If a pollster called to ask me about my favorite music, I would lie. I would not admit that my iPod contains not only Hall & Oates but also Dan Fogelberg and The Doobie Brothers. If you really want to get me lying, ask about my recycling habits, the number of Mary Janes I own and whether I surreptitiously go to the checkout counter at the bookstore with the latest Dean Koontz novel tucked under my New Yorker. Some things are just so unfashionable, it is impossible to admit to them. So, too, is racism. No one wants to be seen as a bigot; it reeks of ignorance. However, like Céline Dion, racism still inexplicably prospers. That's why media analysts have been making so much out of the Pew Research Center poll revealing that, to 16 percent of white Democrats, race was the most important or a very important factor in deciding whom to vote for in the primaries. Of those people, 76 percent planned to vote for Clinton. An Associated Press poll reported similar findings. The numbers led The New York Times to ask: "Is the Democratic Party hesitating about race as it moves to the brink of nominating an African-American to be president?"
Maybe. But I'm not sure that's the real story here. Those numbers, seemingly so telling about race, may have as much to say about another ancient American struggle: class. The idea that the black candidate is successfully being portrayed as an elitist by the two white candidates is priceless, and may be the truest indicator of how far African-Americans have come since the assassination of Dr. Martin Luther King Jr. 40 years ago. Perhaps Obama does not represent the scary-black-man narrative so much as an unfamiliar-class narrative. Bill Clinton was smirkingly hailed as our first "black president"—he was, as Toni Morrison had it, born poor to a single mother. He played saxophone and loved junk food. By those standards, Obama may become our first post-stereotype black president (no quote marks necessary). Raised by his white maternal relatives and educated at Columbia and Harvard, Obama is the face of a well-to-do black professional class that does exist, even if we don't see much of it on TV.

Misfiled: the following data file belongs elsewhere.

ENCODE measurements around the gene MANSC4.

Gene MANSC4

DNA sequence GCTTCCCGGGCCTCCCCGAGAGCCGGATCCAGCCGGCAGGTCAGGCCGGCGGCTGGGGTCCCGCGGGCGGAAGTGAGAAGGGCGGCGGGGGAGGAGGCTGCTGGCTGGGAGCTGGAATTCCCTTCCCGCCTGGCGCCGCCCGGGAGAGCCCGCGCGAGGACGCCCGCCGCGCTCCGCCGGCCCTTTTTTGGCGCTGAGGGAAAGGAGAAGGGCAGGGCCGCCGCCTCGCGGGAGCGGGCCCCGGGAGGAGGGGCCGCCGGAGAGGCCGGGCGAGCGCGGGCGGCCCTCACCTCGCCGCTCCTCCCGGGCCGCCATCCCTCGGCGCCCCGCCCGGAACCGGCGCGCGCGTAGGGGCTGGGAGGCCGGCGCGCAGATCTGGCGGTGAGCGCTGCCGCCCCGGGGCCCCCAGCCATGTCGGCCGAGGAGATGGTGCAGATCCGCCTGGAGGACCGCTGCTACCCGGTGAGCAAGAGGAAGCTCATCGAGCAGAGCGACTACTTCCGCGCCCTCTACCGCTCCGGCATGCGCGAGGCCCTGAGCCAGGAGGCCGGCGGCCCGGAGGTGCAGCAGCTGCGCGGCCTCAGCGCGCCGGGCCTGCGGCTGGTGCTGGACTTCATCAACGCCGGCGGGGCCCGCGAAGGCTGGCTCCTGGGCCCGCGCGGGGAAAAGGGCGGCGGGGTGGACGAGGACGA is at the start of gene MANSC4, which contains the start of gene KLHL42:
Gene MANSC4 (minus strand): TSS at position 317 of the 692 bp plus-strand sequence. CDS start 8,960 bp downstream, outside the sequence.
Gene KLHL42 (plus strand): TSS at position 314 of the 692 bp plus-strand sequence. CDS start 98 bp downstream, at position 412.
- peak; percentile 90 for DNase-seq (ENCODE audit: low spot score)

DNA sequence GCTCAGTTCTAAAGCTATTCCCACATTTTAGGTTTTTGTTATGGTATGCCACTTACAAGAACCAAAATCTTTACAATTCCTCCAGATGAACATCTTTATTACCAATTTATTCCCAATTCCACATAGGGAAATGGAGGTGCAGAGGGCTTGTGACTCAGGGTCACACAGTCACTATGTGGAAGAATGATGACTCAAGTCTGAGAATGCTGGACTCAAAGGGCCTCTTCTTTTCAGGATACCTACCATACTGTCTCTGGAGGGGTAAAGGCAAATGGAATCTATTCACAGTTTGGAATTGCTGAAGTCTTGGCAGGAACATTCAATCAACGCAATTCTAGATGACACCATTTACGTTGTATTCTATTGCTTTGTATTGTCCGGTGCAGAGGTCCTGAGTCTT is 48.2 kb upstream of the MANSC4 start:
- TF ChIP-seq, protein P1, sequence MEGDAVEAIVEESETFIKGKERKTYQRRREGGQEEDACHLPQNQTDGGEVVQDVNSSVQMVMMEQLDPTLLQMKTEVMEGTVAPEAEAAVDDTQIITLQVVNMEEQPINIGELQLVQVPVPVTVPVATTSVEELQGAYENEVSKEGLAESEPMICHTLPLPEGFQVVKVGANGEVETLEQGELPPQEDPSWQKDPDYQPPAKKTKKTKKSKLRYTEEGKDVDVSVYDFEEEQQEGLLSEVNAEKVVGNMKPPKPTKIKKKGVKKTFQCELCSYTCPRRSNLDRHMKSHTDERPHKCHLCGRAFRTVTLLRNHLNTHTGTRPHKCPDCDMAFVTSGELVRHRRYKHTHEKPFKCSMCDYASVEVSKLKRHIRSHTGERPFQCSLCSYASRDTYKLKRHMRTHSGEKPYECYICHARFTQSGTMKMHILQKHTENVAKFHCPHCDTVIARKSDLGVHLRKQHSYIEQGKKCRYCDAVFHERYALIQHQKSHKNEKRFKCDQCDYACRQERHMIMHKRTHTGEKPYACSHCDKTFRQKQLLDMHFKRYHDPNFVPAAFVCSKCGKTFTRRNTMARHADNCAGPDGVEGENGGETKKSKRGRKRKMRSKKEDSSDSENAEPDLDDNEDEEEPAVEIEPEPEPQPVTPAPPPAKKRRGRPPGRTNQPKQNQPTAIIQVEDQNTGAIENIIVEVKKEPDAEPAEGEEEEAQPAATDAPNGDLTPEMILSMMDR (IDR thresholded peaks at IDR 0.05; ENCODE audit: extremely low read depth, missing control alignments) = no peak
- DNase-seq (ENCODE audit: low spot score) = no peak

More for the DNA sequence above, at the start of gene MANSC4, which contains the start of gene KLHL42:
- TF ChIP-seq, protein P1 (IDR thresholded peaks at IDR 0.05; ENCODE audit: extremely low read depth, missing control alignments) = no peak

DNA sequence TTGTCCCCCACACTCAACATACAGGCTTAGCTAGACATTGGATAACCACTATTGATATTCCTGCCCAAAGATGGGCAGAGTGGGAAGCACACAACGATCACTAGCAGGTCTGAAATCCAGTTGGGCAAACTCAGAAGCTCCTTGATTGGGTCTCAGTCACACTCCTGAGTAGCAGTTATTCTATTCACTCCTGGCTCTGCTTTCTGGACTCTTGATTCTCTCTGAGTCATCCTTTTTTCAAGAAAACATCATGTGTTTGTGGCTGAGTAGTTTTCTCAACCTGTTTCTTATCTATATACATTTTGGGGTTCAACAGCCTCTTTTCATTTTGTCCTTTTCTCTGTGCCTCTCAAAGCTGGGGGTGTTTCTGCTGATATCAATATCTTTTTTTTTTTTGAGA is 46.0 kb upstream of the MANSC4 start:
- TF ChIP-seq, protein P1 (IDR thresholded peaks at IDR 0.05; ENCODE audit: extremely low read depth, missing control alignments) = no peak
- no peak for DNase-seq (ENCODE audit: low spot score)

If Obama seems alien, it may not be simply because he's the African-American presidential front runner, but because he's an African-American politician who doesn't flaunt his scars. Instead, he seems improbably blessed with good fortune and holds himself up as an example of the American Dream as reality. As he says again and again in speeches, only in this country would his story be possible.
The story of an African-American who rose to great heights despite the color of his skin and the humility of his beginnings resonated with white, blue-collar voters facing tough times in Wisconsin and Iowa. But in Ohio and Pennsylvania, his message fell short. Even taking into account the Rev. Jeremiah Wright Jr. uproar, which certainly fueled racial doubt among some whites, it seems unlikely that race alone explains the difference in states that are so similar in so many ways.